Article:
One Step Closer to Smell-O-Vision with Virtual Lemonade

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virtual lemonade
An aroma module is inserted into a Sensorwake alarm clock during "CES Unveiled," a preview event of the 2016 International CES trade show, in Las Vegas, Nevada January 4, 2016. The $109 olfactory alarm clock releases the scents at the programmed time but will also sound an auditory alarm if you don't wake up after three minutes. | REUTERS | Steve Marcus

A team of researchers at the National University of Singapore replicated the sourness and look of lemonade and digitally transmitted them to a glass of water in another location via a system of sensors and electrodes.

From entertainment to therapeutic applications, the main advantage of VR is to create an artificial space, complete with stimuli, to replicate real world experiences. But today’s VR systems can only offer limited immersion. Researchers are working on adding multisensory stimuli to VR experiments to make them more close to reality.

Virtual Lemonade: Replicating Taste, Smell, and Sound

Nimesha Ranasinghe, research fellow at the National University of Singapore, have already developed a technology that simulates different tastes. It’s called Digital Lollipop, and it was the Netexplo Award Winner in 2014.

Now, with a team of scientists at NUS, Ranasinghe used RGB color sensors and pH sensors to obtain the color and sourness of fresh lemonade. The data was then sent to a tumbler filled with water. Around the rim of the glass, an electrode transmitted to the tongue the sourness of the lemonade with a pulse of electricity. LED lights gave the water the desired color.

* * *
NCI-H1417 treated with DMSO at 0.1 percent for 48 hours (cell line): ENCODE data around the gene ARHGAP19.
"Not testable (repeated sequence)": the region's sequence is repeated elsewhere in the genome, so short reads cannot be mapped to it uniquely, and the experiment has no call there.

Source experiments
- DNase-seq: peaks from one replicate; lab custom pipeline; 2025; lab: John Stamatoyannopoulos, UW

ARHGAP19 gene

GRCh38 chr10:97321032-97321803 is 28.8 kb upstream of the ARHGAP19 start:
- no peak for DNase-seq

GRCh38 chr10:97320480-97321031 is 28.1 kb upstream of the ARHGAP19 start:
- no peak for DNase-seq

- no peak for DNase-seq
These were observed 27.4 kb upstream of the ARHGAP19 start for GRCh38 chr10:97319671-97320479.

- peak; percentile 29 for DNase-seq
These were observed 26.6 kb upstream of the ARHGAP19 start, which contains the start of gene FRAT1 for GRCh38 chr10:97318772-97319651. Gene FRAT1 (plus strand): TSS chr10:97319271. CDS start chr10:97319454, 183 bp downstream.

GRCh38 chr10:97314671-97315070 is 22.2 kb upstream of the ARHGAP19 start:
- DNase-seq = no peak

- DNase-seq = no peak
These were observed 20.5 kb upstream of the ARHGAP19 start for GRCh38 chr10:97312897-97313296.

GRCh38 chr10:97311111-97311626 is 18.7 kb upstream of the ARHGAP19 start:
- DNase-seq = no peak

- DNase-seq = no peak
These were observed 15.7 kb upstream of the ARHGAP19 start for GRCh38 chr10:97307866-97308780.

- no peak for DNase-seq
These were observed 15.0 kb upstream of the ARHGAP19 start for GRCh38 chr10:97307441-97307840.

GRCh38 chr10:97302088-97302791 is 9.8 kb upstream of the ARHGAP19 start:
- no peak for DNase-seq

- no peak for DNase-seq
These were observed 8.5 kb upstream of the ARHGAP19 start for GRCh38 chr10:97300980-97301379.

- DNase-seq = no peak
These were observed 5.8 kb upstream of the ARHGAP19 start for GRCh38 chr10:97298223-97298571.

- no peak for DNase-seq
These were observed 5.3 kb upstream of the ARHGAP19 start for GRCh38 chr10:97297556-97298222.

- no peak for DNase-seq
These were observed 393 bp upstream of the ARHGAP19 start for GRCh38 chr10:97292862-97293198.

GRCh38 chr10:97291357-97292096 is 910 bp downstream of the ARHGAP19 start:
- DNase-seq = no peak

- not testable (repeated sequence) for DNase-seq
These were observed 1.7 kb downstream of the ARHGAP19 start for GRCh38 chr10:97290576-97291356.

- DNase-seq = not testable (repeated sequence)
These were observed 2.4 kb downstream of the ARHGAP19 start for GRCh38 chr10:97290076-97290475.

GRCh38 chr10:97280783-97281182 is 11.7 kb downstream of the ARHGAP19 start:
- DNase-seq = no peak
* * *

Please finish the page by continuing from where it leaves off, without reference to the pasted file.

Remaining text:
Nimesha Ranasinghe and colleagues created virtual lemonade that tastes and smells the same as the real thing.Click To Tweet

To test the results, the researchers recruited 13 participants to taste a variety of real and virtual lemonades in three colors: green, yellow and cloudy white. Participants were asked to put their tongue on the edge of the glass of water to receive electrode pulses, and then evaluate the acidity based on the look before tasting.

The results showed that participants found real lemonades to be sourer than the virtual ones. But based on color observations, they perceived the cloudy white virtual lemonade as sourer.

But the system is still unable to pass a perfect flavor of beverages because it has yet to include smell. However, Ranasinghe and his teammates–who presented their work at the Conference on Tangible, Embedded and Embodied Interaction, held last week in Yokohama, Japan–are working on a virtual cocktail combining smell, taste, and color, in hopes that they would be able to create any drink.

VR Beyond Sight and Sound

It’s the five senses that make our interaction with the world around us palpable, rich and, well, real. So that VR systems simulate real experiences faithfully and enhance immersion, they must be able to recruit the user’s senses through simulated multisensory perceptions.

Until now, only sight and sound being integrated into VR, with olfaction to a lesser degree, this development could have big implications for the future of VR experiences: Guides of flavors, virtually tasting dishes before ordering, social media sharing of recipes, virtually satisfying sugar and salt cravings or enhancing movie going experience via systems like the old Smell-O-Vision.

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